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Apple exec Schiller speaks out on “sexy” app ban

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By Charles Starrett

Contributing Editor
Published: Tuesday, February 23, 2010
News Categories: Apple, Apps + Games

Phil Schiller, Apple’s Senior Vice President of Worldwide Product Marketing, has made several comments regarding the company’s recent move to ban “overtly sexual” content from the App Store. In an interview with the New York Times, Schiller said the company was simply responding to complaints from App Store users. According to Schiller, the company had received “an increasing number of apps containing very objectionable content” from a small number of developers. “It came to the point where we were getting customer complaints from women who found the content getting too degrading and objectionable, as well as parents who were upset with what their kids were able to see,” Schiller said. He added, “[w]e obviously care about developers, but in the end have to put the needs of the kids and parents first.”

Some developers, such as Fred Clarke of the company On the Go Girls, had their entire catalogs removed from the store. “I’m shocked,” said Clarke, who said the company had not had a problem with its applications since the first one went on sale last June. “We’re showing stuff that’s racier than the Disney Channel, but not by much.” Clark also said the company had been making thousands of dollars per day from App Store sales. “It’s very hard to go from making a good living to zero,” he added. “This goes farther than sexy content. For developers, how do you know you aren’t going to invest thousands into a business only to find out one day you’ve been cut off?” When asked about apps such as the Sports Illustrated annual swimsuit issue app, which remains in the store despite offering content similar to that found in many of the banned apps, Schiller said Apple takes the source and intent of the apps into consideration. He said, “[t]he difference is this is a well-known company with previously published material available broadly in a well-accepted format.”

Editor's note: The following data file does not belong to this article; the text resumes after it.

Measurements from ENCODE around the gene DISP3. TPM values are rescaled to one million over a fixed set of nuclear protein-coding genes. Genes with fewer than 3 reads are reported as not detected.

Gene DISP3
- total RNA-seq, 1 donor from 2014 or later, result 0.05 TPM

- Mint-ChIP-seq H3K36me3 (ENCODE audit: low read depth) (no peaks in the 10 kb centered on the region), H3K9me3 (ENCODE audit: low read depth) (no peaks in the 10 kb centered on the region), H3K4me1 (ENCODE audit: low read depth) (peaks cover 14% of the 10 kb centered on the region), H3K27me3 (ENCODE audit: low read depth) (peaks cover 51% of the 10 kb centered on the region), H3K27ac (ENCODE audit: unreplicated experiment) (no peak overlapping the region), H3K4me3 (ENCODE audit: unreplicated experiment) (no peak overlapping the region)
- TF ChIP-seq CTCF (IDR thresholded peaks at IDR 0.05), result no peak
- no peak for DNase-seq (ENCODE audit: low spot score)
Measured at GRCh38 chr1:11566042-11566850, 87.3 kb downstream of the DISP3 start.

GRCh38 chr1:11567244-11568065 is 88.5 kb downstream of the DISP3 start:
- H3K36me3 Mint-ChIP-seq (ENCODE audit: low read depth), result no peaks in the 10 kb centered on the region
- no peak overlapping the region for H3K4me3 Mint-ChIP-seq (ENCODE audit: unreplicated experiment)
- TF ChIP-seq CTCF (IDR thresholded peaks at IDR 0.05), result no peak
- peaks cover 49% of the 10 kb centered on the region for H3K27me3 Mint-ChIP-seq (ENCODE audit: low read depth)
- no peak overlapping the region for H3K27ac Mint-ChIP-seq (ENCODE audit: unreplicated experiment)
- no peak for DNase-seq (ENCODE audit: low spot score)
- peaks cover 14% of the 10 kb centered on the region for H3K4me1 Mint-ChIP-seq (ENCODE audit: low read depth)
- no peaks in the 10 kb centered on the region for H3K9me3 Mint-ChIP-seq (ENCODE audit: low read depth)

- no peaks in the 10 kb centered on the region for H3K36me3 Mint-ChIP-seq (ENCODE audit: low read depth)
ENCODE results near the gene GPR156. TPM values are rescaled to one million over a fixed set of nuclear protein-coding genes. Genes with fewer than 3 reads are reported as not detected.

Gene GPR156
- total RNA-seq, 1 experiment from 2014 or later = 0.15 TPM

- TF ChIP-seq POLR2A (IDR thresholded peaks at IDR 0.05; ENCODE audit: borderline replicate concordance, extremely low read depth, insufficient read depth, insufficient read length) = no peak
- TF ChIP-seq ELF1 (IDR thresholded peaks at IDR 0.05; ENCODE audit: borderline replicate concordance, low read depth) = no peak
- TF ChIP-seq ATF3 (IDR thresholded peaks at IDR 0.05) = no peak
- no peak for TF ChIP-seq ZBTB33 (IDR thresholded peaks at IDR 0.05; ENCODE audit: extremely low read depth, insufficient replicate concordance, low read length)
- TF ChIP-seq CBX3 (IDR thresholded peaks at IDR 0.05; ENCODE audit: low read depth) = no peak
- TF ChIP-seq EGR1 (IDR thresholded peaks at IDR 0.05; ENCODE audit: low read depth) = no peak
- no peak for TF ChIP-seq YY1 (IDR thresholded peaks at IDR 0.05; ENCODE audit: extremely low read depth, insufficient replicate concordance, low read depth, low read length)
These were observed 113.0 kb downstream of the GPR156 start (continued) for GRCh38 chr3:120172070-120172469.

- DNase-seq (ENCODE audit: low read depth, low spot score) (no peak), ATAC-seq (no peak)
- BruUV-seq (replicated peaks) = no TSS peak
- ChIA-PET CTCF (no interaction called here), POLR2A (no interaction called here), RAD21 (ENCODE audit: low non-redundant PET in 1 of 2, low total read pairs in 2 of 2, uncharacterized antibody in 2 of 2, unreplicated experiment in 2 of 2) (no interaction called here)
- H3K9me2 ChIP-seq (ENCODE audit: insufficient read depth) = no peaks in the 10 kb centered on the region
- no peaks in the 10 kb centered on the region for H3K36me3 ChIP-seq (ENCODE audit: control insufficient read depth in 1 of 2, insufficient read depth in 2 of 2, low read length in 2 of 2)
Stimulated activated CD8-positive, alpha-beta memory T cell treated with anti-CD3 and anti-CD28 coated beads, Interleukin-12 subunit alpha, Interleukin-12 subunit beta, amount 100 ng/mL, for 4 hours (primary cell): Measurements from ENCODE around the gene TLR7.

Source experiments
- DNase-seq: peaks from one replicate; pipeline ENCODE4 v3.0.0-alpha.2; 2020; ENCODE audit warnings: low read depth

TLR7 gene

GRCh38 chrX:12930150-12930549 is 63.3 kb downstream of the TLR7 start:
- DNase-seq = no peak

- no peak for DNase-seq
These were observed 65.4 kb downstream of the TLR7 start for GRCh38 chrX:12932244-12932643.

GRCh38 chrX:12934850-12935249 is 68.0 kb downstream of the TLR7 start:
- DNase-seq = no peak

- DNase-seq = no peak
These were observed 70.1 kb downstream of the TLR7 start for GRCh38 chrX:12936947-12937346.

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Comments

1

“but in the end have to put the needs of the kids and parents first”

No, you don’t.  Parents need to put the needs of their kids first.  If they don’t want their kids seeing “racy” material, don’t buy them an iPhone.  You know, be a parent.

It’s not Apple’s job to determine what my kid sees, it’s mine.  What’s stupider is the idiots complaining to Apple because they want to have control over what their kids see, but they want to take away my control to do it.

Posted by SpoonmanWoS on February 23, 2010 at 1:50 PM (PDT)

2

I’m so sick of these lazy parents that don’t feel like taking an active role in what there child is actually doing, so instead they complain until the entertainment industry does it for them and ruins it for everybody.

Posted by Greg K. on February 23, 2010 at 5:55 PM (PDT)

3

Schiller said Apple takes the source and intent of the apps into consideration. He said, “[t]he difference is this is a well-known company with previously published material available broadly in a well-accepted format.”

What a load of crap. Hustler and Penthouse are well-known companies too. What about them?

Posted by Paul on February 23, 2010 at 7:25 PM (PDT)

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